Market Report, "Germany Infrastructure Report Q4 2013", published

From: Fast Market Research, Inc.
Published: Mon Nov 04 2013

Data from the first half of 2013 has confirmed that adverse weather conditions has prevented the German construction season from fully taking off. However, there are a number of short-term indicators which support our view that the industry will post stronger real growth in 2013 than 2012, and should return to positive growth in 2014. Investment in the energy and rail sectors support our outlook, as well as building orders being at their highest level in years. In 2013 we forecast -1.9% real growth for the industry, and then an average 1.1% per annum up to 2022.

Key developments in the sector are:

* The air transport sub-sector will see growth slow to an annual average of just 1.3% between 2014 and 2022.We are seeing growth slow due to a number of large projects coming into their final stages, including the expansion of Frankfurt International to include a third terminal, which is owned by Fraport, and the much delayed new Berlin airport, which has recently been found to have over 60,000 faults needing to be addressed. One major project in this sub-sector is the EUR1bn expansion of Munich International Airport, which is the second largest airport in Germany. The expansion includes the construction of a third runway, and the project will allow Munich to land 120 planes per hour, up from 90, expanding annual passenger capacity to 58mn. Plans should see work continue to 2025, with the new runway planned for completion by 2015.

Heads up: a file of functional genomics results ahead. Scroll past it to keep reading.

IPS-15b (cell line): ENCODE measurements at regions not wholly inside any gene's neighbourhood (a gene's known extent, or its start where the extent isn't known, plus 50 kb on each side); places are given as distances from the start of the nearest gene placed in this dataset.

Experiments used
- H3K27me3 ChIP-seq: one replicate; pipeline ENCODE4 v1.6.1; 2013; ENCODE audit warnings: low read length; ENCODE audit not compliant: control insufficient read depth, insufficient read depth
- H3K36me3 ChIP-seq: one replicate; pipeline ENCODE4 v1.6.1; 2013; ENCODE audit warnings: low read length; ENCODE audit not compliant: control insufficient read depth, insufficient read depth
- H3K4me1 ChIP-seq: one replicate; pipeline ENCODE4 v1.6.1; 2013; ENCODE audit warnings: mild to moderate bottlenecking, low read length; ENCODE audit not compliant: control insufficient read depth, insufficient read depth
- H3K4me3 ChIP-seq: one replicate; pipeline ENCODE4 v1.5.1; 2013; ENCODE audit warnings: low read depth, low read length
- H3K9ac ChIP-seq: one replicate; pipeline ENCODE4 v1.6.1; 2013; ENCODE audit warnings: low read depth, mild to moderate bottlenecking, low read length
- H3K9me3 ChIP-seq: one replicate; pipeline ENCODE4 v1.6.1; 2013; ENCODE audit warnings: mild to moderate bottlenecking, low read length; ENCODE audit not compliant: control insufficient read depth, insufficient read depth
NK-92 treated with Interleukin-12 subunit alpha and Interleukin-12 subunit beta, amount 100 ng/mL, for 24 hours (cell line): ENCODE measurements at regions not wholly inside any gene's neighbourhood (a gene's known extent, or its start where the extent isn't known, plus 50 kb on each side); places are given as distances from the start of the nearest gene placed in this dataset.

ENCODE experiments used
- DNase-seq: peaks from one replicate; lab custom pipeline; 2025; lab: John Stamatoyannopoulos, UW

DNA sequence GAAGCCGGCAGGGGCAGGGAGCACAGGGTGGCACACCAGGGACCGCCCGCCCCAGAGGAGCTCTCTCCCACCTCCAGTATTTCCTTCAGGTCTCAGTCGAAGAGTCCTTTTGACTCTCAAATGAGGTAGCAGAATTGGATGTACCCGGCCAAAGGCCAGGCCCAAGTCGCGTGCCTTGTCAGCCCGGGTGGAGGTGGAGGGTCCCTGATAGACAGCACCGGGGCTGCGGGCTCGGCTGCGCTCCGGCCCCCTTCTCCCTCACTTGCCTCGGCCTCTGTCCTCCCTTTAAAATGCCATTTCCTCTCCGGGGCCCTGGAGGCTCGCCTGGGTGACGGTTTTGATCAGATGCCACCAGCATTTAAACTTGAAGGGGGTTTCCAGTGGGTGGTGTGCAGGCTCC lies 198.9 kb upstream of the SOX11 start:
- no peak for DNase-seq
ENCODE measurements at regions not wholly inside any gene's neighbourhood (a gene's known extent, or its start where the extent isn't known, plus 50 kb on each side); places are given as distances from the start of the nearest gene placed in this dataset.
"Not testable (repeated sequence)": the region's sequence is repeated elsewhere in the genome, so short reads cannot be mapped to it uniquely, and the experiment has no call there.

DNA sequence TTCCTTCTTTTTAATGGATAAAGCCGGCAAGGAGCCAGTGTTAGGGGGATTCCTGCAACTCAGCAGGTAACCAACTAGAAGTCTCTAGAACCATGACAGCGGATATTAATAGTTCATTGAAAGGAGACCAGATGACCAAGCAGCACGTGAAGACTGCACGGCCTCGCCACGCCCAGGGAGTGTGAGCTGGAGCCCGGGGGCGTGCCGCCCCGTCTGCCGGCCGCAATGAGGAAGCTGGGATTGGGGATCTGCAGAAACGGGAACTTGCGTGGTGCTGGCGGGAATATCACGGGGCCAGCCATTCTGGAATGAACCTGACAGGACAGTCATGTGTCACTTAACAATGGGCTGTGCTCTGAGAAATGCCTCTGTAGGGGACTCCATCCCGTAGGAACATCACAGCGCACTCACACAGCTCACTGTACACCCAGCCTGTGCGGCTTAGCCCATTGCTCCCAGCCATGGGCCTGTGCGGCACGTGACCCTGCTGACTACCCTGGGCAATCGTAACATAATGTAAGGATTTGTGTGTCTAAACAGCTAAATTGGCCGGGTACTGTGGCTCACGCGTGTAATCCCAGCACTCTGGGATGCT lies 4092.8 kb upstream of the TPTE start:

* The Stuttgart 21 project has the potential to boost Germany's rail infrastructure sector and presents a significant upside risk to our railways forecasts - that is if the project is not cancelled or significantly reduced in scope. The new station and urban redevelopment project originally had a price tag of EUR2.6bn (US$3.3bn), but it has since ballooned to around EUR4.1bn (US$5.4bn) - costs that will be jointly borne by Deutsche Bahn, Stuttgart's airport and federal, state and city governments. The associated high-speed rail line to Ulm has an estimated cost of EUR3bn. Construction began in February 2010. Officially, Deutsche Bahn says the project will be completed by 2020, but Stuttgart 21 has already been plagued with delays and Transportation Ministry officials in Berlin are estimating that it will potentially not be finished until 2024.

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